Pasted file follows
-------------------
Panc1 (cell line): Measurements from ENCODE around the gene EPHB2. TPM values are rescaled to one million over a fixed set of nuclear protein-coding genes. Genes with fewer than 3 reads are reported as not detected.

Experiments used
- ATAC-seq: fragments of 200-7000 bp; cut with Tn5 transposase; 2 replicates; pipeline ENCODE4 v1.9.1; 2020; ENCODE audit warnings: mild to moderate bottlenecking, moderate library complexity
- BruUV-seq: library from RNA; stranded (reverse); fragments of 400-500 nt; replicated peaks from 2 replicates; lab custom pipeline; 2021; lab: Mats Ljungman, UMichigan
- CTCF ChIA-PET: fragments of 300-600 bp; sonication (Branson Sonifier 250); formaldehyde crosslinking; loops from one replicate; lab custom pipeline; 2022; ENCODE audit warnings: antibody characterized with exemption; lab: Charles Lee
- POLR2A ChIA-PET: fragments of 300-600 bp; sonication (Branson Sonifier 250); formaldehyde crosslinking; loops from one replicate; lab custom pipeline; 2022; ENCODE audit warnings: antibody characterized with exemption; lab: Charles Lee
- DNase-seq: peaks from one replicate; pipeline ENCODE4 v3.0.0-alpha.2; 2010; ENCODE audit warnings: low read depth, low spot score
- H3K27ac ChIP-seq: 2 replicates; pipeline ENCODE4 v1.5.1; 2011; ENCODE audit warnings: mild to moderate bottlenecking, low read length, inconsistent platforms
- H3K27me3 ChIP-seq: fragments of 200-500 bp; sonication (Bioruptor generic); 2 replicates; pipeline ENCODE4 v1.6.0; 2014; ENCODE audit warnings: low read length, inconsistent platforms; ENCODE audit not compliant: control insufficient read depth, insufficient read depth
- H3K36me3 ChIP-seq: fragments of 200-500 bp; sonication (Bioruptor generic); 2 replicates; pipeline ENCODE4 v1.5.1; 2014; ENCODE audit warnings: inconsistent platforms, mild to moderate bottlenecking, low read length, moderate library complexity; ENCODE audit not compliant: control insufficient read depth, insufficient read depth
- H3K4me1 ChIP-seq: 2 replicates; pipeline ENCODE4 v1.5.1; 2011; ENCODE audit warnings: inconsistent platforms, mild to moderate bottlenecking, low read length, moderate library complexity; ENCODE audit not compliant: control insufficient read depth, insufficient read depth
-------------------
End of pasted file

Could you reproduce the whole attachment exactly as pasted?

Panc1 (cell line): Measurements from ENCODE around the gene EPHB2. TPM values are rescaled to one million over a fixed set of nuclear protein-coding genes. Genes with fewer than 3 reads are reported as not detected.

Experiments used
- ATAC-seq: fragments of 200-7000 bp; cut with Tn5 transposase; 2 replicates; pipeline ENCODE4 v1.9.1; 2020; ENCODE audit warnings: mild to moderate bottlenecking, moderate library complexity
- BruUV-seq: library from RNA; stranded (reverse); fragments of 400-500 nt; replicated peaks from 2 replicates; lab custom pipeline; 2021; lab: Mats Ljungman, UMichigan
- CTCF ChIA-PET: fragments of 300-600 bp; sonication (Branson Sonifier 250); formaldehyde crosslinking; loops from one replicate; lab custom pipeline; 2022; ENCODE audit warnings: antibody characterized with exemption; lab: Charles Lee
- POLR2A ChIA-PET: fragments of 300-600 bp; sonication (Branson Sonifier 250); formaldehyde crosslinking; loops from one replicate; lab custom pipeline; 2022; ENCODE audit warnings: antibody characterized with exemption; lab: Charles Lee
- DNase-seq: peaks from one replicate; pipeline ENCODE4 v3.0.0-alpha.2; 2010; ENCODE audit warnings: low read depth, low spot score
- H3K27ac ChIP-seq: 2 replicates; pipeline ENCODE4 v1.5.1; 2011; ENCODE audit warnings: mild to moderate bottlenecking, low read length, inconsistent platforms
- H3K27me3 ChIP-seq: fragments of 200-500 bp; sonication (Bioruptor generic); 2 replicates; pipeline ENCODE4 v1.6.0; 2014; ENCODE audit warnings: low read length, inconsistent platforms; ENCODE audit not compliant: control insufficient read depth, insufficient read depth
- H3K36me3 ChIP-seq: fragments of 200-500 bp; sonication (Bioruptor generic); 2 replicates; pipeline ENCODE4 v1.5.1; 2014; ENCODE audit warnings: inconsistent platforms, mild to moderate bottlenecking, low read length, moderate library complexity; ENCODE audit not compliant: control insufficient read depth, insufficient read depth
- H3K4me1 ChIP-seq: 2 replicates; pipeline ENCODE4 v1.5.1; 2011; ENCODE audit warnings: inconsistent platforms, mild to moderate bottlenecking, low read length, moderate library complexity; ENCODE audit not compliant: control insufficient read depth, insufficient read depth